Vibrio Vulnificus Infection Clinical Presentation
- Author: Robert A Schwartz, MD, MPH; Chief Editor: Dirk M Elston, MD more...
V vulnificus infection should be suspected in patients who give a history of ingestion of raw seafood or wound infection after exposure to seawater. Patients with V vulnificus infection report abrupt GI symptoms, such as vomiting, diarrhea, or abdominal pain, and may present with fever, chills, or shock. V vulnificus is normally found in warm estuarial and marine environments, lodging in filter feeders such as oysters. It occurs mainly in patients with chronic liver disease after the consumption of raw oysters. Partridge et al reported a case that was likely contracted from a thermal pool in Turkey, with no history of seawater or shellfish exposure.
V vulnificus septicemia is the most common cause of death from seafood consumption in the United States. V vulnificus septicemia may first become evident in the skin as purpura fulminans, which can take a catastrophic course without immediate and intensive empirical antibiotic treatment.
V vulnificus infection is a rare cause of necrotizing fasciitis, which can be fatal.[12, 13] Necrotizing fasciitis caused by V vulnificus progresses more rapidly with clinical characteristics more fulminant than either methicillin-resistant Staphylococcus aureus or methicillin-sensitive S aureus infection. The same may be true for V vulnificus as compared with Klebsiella pneumoniae–induced necrotizing fasciitis, being 2.5 days versus 5.5 days.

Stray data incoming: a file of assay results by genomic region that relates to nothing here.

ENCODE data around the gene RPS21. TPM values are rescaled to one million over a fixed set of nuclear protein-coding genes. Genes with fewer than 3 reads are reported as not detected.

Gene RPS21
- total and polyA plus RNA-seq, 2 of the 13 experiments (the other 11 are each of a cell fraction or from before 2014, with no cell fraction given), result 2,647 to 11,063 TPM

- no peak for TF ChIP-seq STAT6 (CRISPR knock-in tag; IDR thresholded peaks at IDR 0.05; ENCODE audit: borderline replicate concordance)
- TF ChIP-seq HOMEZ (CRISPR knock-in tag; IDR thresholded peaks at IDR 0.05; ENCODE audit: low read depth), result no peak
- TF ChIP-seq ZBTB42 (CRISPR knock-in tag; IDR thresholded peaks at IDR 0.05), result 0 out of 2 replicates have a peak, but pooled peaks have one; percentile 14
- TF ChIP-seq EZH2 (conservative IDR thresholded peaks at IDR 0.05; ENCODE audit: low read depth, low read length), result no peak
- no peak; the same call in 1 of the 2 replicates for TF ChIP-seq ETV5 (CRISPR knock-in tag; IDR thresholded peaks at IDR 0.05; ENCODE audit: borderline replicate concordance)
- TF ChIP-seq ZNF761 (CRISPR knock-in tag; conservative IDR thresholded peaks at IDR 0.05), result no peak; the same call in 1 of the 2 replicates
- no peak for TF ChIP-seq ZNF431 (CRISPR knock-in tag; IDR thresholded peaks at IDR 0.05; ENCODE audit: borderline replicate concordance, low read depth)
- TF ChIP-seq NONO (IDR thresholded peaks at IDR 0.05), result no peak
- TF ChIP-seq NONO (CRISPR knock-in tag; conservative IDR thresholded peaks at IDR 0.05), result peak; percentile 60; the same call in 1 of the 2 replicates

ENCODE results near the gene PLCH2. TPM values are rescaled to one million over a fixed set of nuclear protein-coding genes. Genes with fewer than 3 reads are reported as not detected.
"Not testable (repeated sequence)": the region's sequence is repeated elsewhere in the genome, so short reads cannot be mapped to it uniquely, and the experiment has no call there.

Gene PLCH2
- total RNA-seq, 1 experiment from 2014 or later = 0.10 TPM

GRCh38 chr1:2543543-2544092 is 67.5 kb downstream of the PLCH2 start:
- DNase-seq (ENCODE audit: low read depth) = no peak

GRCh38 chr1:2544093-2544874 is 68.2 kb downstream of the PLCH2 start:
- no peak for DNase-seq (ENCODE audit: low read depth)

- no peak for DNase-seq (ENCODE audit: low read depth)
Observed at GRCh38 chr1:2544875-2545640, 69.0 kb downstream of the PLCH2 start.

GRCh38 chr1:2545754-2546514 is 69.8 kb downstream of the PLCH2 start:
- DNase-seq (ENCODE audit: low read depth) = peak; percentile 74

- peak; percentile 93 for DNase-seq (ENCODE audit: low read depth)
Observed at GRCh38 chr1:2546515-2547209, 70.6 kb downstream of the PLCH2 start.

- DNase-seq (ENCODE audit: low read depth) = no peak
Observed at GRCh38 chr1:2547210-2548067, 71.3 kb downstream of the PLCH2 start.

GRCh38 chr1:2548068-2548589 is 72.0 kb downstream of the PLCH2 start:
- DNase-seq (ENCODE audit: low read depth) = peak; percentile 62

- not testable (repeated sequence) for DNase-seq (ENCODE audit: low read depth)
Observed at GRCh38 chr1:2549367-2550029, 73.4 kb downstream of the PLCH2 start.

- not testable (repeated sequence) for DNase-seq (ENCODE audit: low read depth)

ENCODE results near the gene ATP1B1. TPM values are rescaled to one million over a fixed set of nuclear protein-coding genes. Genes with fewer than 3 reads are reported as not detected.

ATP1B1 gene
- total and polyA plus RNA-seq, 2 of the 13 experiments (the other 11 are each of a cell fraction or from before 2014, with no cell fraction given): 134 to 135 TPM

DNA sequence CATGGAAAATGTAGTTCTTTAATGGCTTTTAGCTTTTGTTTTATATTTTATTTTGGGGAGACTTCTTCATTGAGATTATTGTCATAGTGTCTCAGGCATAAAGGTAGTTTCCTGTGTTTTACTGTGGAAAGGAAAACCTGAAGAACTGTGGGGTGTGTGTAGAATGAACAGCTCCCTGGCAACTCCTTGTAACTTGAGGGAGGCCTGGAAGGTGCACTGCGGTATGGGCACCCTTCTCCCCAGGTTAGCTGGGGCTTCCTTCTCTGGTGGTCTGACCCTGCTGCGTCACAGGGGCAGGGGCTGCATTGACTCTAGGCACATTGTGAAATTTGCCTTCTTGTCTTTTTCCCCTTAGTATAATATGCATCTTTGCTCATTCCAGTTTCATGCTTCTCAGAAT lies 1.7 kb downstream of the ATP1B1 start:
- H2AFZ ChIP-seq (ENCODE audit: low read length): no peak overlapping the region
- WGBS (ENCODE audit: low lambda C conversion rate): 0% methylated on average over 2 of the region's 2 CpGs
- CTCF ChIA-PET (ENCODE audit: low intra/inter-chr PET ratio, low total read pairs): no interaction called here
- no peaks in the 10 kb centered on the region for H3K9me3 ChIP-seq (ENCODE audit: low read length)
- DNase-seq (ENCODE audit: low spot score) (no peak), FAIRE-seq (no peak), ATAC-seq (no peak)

Most patients infected with V vulnificus have bullous skin lesions, which are found on the trunk and the lower extremities (see the image below). Infection of the hand has been reported. These hemorrhagic bullae can progress to necrotic ulcerations, which require surgical debridement. Edema can be present.
A rapid onset of cellulitis may represent infection with V vulnificus, especially if the patient had contact with seawater or raw seafood. Patients can progress to necrotizing fasciitis.
It is seen in a variety of seafood. V vulnificus can grow rapidly in shellfish owing to the ambient air conditions occurring with intertidal exposure. A study of Vibrio species isolated from retail shrimp in Hanoi found 201 of 202 samples were positive, with most having Vibrio parahaemolyticus (96.5%) and V vulnificus documented much less often, specifically in only 1.5%. Sanitary working conditions and well-cooked shrimp should be encouraged.
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